Schoemperlen, Diane, Our lady of the Lost and Found (New York, NY: Penguin:Putnam Books, 2001) The author describes this as a novel of Mary, faith and friendship. A middle-aged writer entertains Our Lady as a house guest for a week and explores many of Mary’s visitations over the centuries, contrasting those events with the simple gracious woman occupying her guest room. The writer is compelled to rethink life’s big questions and her own capacity for faith. This novel is worth a second reading.

Barry, Colman J., Worship and Work: St. John’s Abbey and University, 1856-1980 (Collegeville, MN: Liturgical Press) A history of a Benedictine abbey from the days when Minnesota was an unknown frontier.

Goscelin of St. Bertin, The Book of Encouragement and Consolation (Cambridge: D.S. Brewer, 2004) Goscelin wrote these letters to the Recluse, Eva, whom he had known from childhood and served as her spiritual advisor. Eva left England for France, possibly to get away from Goscelin. The text is interesting to me as an early anchoritic text which in turn anticipates better known documents such as the Ancrene Wisse or Aelred of Rievaulx. What I found useful was overcome by Goscelin’s passion for Eva which I found disturbing. It may be that I read it through the prurient, voyeuristic eyes of the 21st century but I wish I hadn’t read it. I’ve read other medieval documents, as passionate, such as Spiritual Friendship, but there is something about Goscelin that gives me the creeps in a dirty old man sort of feeling.

Burton-Christie, Douglas, The Word in the Desert: Scripture and the Quest for Holiness in Early Christian Monasticism ( New York, Oxford: Oxford University Press, 1993) I can’t believe this book hasn't;t found me earlier. I fell in love withthe Sayings of the Desert Christians around the same time I discovered the Rule of St. Benedict. The chapter on Words and Praxis combined with Foley and Pitchford to provoke some serious questions about the way I speak to others. One area is where I bought into the smart alecky zippy one liners.

Stewart, Columba, Prayer and Community: The Benedictine Tradition (Mary Knoll, NY: Orbis Books, 1998) Although this book is less than ten years old, it has found its way onto every Benedictine bibliography have found and I agree it belongs on them all. In barely 122 pages, the author traces Benedict’s teachings on prayer, both personal and corporate. He underscores over and over the centrality of prayer and lectio as the foundation for Benedictine monarchism. Br. Columba also discusses how various communities of Benedictines have adapted the Rule. I was particularly interested in what he had to say of modern American experience.

Kardong, Terence Benedict’s Rule: A Translation and Commentary (Collegeville, MN: Liturgical Press, 1996) I may have mentioned this book before and I’ll likely mention this again. This is the first commentary written in English on the RB and represents the life’s work of the author. In addition to the Latin text and the author’s translation, the book contains detailed philological notes or word studies as well as summaries of scholarly thinking. This latter is of particular value as the major studies on the RB are written in French, German and Italian.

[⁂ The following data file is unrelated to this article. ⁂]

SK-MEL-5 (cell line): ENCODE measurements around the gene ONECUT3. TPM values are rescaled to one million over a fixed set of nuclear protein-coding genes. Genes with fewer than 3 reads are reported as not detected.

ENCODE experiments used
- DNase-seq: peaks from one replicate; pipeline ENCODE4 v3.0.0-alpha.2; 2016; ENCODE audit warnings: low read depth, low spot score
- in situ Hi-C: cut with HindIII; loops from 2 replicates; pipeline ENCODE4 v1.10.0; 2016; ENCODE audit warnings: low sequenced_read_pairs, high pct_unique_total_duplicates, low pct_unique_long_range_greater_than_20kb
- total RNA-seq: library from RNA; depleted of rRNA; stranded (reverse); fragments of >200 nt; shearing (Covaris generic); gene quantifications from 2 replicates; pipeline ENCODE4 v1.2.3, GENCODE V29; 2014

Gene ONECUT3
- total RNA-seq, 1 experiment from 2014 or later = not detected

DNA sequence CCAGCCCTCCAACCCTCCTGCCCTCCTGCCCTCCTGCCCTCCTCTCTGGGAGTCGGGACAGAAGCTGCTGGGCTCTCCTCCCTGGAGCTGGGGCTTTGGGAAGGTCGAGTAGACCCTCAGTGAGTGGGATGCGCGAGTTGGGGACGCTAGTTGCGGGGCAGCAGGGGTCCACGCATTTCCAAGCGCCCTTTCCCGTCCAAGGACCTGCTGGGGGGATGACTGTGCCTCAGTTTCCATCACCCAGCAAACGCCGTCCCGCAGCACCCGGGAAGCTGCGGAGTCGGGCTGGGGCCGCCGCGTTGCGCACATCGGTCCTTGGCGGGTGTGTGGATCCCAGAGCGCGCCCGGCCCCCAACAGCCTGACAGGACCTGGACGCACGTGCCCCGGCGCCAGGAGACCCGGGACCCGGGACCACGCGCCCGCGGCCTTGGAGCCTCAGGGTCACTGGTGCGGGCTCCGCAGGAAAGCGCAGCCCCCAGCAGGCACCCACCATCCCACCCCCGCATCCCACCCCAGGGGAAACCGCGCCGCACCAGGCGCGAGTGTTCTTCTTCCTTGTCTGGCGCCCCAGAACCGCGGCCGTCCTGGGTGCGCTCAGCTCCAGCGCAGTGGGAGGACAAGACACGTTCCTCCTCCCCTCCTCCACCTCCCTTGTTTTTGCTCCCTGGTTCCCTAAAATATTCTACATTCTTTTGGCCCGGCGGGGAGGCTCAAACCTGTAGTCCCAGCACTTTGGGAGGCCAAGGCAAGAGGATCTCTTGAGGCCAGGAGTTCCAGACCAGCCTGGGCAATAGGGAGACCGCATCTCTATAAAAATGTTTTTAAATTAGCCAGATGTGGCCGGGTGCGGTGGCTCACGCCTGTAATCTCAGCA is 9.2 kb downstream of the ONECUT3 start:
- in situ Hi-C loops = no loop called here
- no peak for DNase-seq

Praying the Divine Office has been enhanced and simplified by the gift of the Breviary used in the Order of St. Helena. It is a very user friendly and has replaced the Monastic Diurnal Revised. The MDR requires a a lot of flippin’ and a floppin’ from page to page, section to section and back again which drove me nuts. I always felt I was praying the office wrong. While I doubt that God cares if I was on the right page or not, it was a distraction that is now eliminated. I turn to the St. Helena’s Breviary with joy rather than frustration.

Consideration is being given to the possibility that I might go to Kenya with Fr. Mike and other parishioners in March. I suggested to Fr. Mike and Hardisons that I teach in the seminary there. The Hardisons have responded favorably to the suggested courses: A Theology of Vocation and an Introduction to the Rule of St. Benedict. Were this to work out yet another major piece of my life would fall into place.

Some thirty years ago, following what I believed to be the guidance of the Holy Spirit, I embarked on an education that was aimed to equip me to teach in seminary. I have never wavered in my belief that it was God’s will for me to get that education and it has certainly enriched my life more ways than I could count. But I have been always curious about the seminary bit and what happened. Perhaps it was my assumption that I was to teach in the USA that was the problem.

God’s pull on me remains strong. This has been a difficult year what with prolonged illness and injured knee. At the same time it was fruitful. An example I haven’t mentioned is that the All Soul’s Prayer Shawl Ministry now has more shawls than it needs, thanks to all that down time. There will be some hand knit Christmas stockings fro sale at Christmas Arts as well as some hand knit glamorous evening bags.

God wants me in this life. I want Him in whatever way He wants me. I ask permission to take the next step of making temporary vows.